On July 2, the Wall Street Journal ran a big article by Amanda Ripley, “America, Meet America, Getting Past our Toxic Partnerships”. The writer starts with the extreme hyper partisanship (augmented by gerrymandering) in our culture today – it’s getting downright dangerous when you get to issues like the debt ceiling (which, by the way, absolutely must be raised by October). She claims that the partisanship is personal. It’s a kind of xenophobia that turns, ironically, into oikophobia, rather like rain on the snow.

The article expands on foreign student exchanges with an account of domestic experiments where people in rural areas or red states go to spend summers with families in blue states or cities, or vice versa.

I have two gut reactions. One is that mainstream churches are still focuses on overseas outreach. Sometimes this challenges the law, as with some efforts to shelter undocumented immigrants in border states run by some faith-based groups. Often, this consists of youth programs in Central America and sometimes Africa. I noted in the previous post how this came come across. Church groups have often sent youth to volunteer domestically after floods (ranging from Katrina to West Virginia deluges) and found being of real help harder than it seems – sometimes the people that live in these areas (especially the mountains), with their prepper lifestyles, are more self-sufficient than we give them credit for.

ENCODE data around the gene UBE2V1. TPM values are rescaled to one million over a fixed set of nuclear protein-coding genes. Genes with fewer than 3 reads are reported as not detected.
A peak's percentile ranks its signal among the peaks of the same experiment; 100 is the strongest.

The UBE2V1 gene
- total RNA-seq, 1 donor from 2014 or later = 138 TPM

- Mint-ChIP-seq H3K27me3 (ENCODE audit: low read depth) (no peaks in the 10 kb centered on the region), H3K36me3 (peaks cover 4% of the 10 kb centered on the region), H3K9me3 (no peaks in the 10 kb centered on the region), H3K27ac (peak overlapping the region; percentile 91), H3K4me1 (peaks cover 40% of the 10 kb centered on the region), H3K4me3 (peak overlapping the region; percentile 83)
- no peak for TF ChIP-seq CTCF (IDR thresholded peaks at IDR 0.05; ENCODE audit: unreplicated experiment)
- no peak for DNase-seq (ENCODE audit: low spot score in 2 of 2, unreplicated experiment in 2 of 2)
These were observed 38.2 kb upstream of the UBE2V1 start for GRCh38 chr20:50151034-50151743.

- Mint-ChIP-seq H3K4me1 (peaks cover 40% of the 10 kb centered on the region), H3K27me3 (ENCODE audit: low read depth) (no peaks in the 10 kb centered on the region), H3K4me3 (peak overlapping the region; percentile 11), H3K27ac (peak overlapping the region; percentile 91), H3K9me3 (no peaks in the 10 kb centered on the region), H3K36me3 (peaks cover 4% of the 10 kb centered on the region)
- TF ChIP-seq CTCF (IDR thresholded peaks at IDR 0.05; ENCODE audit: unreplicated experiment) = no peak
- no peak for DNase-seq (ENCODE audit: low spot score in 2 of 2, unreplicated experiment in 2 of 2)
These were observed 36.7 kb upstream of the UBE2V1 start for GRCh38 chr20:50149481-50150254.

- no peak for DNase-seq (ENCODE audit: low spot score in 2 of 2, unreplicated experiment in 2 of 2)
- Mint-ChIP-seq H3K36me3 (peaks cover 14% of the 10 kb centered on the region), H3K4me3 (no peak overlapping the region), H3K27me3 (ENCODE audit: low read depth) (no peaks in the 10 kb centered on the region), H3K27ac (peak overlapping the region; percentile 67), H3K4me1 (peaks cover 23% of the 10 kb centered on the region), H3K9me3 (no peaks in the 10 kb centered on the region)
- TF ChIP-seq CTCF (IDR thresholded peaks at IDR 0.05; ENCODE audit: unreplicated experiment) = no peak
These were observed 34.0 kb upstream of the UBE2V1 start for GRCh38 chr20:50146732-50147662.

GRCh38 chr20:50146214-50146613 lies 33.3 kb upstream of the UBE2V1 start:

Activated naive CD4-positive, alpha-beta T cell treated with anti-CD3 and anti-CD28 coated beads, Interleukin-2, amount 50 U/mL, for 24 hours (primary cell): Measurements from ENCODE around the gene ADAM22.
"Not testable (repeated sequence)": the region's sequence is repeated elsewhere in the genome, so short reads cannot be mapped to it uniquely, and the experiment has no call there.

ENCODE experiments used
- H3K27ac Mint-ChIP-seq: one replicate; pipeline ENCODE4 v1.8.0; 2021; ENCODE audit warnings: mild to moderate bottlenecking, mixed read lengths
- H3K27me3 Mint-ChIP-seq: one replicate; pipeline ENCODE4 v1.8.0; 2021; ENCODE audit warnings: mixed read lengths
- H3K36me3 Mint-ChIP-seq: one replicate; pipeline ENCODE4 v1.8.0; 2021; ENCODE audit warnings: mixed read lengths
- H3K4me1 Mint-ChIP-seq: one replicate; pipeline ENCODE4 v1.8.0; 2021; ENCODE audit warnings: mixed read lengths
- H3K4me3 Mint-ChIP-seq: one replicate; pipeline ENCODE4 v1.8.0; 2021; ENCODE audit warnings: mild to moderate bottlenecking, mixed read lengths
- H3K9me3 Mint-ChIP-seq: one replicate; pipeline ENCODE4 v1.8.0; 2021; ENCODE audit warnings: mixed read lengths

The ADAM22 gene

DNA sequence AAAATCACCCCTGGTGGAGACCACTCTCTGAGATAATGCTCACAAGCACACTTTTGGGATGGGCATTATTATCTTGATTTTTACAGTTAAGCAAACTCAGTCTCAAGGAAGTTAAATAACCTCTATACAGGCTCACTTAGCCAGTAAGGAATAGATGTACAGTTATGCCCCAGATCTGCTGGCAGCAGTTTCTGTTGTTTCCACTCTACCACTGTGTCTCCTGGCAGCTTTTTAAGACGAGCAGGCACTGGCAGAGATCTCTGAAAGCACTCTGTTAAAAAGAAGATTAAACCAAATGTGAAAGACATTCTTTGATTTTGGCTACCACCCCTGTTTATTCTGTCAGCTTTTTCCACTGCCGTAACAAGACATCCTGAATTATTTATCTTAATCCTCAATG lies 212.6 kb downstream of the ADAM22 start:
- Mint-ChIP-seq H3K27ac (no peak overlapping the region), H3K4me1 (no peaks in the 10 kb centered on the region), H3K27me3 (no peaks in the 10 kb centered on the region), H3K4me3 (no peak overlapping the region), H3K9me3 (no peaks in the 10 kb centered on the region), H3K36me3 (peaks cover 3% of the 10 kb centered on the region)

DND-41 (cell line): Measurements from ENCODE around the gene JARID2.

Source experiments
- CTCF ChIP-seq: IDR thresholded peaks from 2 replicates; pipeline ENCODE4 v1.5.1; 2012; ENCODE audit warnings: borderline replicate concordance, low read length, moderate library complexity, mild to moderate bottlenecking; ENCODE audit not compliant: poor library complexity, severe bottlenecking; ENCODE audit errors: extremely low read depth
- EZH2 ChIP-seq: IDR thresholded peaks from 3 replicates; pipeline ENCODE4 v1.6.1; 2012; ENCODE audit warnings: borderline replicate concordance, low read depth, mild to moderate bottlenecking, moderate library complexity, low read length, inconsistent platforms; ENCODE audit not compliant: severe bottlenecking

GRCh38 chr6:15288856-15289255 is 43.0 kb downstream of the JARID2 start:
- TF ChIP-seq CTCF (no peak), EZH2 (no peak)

The other is that, closer to home, we really don’t walk in others’ shoes very much. Look at what I ran into when I started looking into whether I could personally host asylum seekers – an effort put on hold now as I consider possible relocation myself (I’ve “announced” this on Facebook). There was a great dependence on social capital, belonging to a group of people with some degree of personal fungibility, which is foreign to me. Because of the legal environment and lack of certain structures (compared to how refugees are handled) there is more persona risk for the people who would assist unless they are already bound into a social group. Really, a lot of early activism in most areas (race and later gay rights) sometimes worked this way, even though I never wanted to deal with it on a group level. The irony is that belonging to a group (especially a “resistance”) means connecting to people with different kinds of cognition in novel ways, something Paul Rosenfels had called “creativity” at the Ninth Street Center back in the 1970s.